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Re: [gNewSense-users] firmware in cx88-blackbird.c

From: Karl Goetz
Subject: Re: [gNewSense-users] firmware in cx88-blackbird.c
Date: Fri, 20 Jun 2008 14:36:29 +0930

On Thu, 2008-06-19 at 22:31 +0200, Sam Geeraerts wrote:
> Peter and Jesse wrote:
> > ubuntu/media/cx88/cx88-blackbird.c does not seem to have any large hex
> > tables, but has functions like blackbird_load_firmware. I identified it
> > as non-free, but maybe someone else should double-check.
> > By the way, maybe someone who knows more about this could update the
> > wiki site. The KFV site still implies that all we are doing is checking
> > for the license. What exactly are we looking for when we are looking for
> > firmware and blobs? We've covered this somewhat in our lists, but it
> > would be helpful if they were all compiled on the wiki.
> >  Peter Stevenson
> > 
> I agree that it would be nice to have some rules of thumb for 
> distinguishing non-free firmware/blobs. The problem is that a lot of 
> times it's kind of a you-know-it-when-you-see-it thing. You can't really 
> put a hard limit on how large a table of hex values should be to mark it 
> as non-free.

I think the wiki needs to stress (strongly) is that if you dont know, as
the list. Its absolutely important that people draw more eyes to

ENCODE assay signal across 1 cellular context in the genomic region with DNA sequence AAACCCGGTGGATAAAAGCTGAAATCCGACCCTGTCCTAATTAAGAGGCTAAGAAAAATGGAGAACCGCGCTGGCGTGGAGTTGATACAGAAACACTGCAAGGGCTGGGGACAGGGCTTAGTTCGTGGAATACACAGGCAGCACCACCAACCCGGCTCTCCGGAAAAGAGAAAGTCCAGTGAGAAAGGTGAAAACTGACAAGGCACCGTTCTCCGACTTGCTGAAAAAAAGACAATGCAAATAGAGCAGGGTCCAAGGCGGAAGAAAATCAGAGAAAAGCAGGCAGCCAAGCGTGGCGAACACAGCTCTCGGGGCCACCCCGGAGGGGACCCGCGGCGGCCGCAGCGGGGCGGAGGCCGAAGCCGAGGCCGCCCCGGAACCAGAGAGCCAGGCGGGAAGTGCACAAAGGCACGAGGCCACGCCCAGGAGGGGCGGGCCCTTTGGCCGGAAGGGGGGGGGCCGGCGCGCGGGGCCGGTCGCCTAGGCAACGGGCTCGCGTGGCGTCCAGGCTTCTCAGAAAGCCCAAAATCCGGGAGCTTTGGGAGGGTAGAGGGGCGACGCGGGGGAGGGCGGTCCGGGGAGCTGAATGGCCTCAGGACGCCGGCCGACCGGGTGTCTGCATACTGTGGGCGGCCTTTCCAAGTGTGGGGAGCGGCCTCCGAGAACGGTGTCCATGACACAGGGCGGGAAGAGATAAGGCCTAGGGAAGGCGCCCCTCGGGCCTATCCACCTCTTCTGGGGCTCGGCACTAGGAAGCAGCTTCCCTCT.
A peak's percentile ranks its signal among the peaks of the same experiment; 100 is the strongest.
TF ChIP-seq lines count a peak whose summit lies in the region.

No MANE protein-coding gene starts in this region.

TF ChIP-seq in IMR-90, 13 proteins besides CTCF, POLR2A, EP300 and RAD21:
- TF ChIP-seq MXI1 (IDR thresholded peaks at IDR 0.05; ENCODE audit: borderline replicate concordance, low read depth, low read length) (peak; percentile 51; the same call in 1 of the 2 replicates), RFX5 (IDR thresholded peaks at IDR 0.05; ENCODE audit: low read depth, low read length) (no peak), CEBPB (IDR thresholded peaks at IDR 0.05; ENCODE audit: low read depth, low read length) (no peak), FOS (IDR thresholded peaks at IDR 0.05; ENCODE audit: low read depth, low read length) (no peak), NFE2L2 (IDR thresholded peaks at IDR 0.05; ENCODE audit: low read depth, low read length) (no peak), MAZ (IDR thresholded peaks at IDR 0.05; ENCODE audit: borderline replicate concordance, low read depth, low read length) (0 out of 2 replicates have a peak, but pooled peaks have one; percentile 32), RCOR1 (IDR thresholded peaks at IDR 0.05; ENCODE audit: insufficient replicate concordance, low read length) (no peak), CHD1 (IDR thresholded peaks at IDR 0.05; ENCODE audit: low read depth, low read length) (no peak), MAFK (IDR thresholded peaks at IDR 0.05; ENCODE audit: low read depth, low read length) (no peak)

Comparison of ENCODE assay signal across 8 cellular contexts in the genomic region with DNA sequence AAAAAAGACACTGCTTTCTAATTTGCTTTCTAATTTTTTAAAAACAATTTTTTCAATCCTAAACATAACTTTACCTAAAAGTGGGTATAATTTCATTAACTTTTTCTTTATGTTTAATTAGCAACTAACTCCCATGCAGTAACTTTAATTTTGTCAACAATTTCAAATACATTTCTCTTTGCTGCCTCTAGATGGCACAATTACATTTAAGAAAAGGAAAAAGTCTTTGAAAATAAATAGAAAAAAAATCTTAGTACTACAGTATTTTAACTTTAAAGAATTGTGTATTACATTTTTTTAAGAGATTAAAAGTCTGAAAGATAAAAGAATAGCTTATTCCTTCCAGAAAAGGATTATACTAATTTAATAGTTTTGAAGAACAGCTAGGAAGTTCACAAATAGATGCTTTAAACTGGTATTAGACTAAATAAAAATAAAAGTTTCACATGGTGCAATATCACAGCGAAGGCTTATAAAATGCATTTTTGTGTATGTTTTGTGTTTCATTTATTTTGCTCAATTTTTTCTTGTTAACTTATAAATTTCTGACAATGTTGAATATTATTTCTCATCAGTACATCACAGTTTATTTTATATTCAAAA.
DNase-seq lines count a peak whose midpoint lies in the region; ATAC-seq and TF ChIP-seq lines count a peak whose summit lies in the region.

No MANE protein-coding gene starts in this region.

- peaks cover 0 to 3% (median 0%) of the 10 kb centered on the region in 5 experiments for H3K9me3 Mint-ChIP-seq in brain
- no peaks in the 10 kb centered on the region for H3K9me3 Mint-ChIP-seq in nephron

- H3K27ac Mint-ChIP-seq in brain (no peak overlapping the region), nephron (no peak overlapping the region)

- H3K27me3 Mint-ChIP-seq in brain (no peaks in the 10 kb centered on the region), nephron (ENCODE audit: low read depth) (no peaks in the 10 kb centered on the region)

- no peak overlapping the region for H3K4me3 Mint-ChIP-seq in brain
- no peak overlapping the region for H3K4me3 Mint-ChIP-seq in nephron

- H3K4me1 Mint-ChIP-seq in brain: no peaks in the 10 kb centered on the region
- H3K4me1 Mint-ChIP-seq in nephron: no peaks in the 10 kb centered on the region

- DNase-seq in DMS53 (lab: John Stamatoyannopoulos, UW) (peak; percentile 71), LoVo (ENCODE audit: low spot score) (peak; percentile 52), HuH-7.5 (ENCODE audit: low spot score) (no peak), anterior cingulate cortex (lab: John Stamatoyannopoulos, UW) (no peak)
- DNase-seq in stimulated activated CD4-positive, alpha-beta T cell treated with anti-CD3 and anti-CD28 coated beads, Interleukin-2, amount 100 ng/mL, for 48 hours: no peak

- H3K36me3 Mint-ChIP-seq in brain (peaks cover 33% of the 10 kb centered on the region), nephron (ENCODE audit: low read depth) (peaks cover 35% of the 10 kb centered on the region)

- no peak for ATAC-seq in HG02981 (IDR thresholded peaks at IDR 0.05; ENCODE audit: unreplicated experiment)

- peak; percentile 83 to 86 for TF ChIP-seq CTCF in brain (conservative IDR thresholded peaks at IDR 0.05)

questionable sections of code.

> There's also the problem of 'expert knowledge'. A table of hex values 
> could seem unreadable in the eyes of a layperson, but the same table 
> might make a lot of sense to an expert. [1] is not the best illustration 
> of my point, but you get the idea. There's a huge thread somewhere on 
> the fedora-devel mailing list where Alexandre Oliva lobbies for a 
> strictly libre Fedora kernel. There, Alan Cox (among others) argues that
> a) some hex data is common knowledge the field
> b) some of it is the result of trial and error tweaking because that's 
> the only way to develop for that kind of chip or hardware.
> The trouble with (a) is that we probably don't have any experts working 
> on gNewSense, so some data is probably incorrectly marked as non-free.

Such is life, when being overly careful :)
> For (b) we need to decide wether this is an acceptable method to produce 
> libre software. If so then we also need a way to recognize it.

If its the prefered form of modification, then it it could be argued
that its free.
The thing that would really swing it (to me) is that the hex is
documented somehow - "These are the values that didnt break the world
and are used by xyz function" for example.


Karl Goetz <address@hidden>

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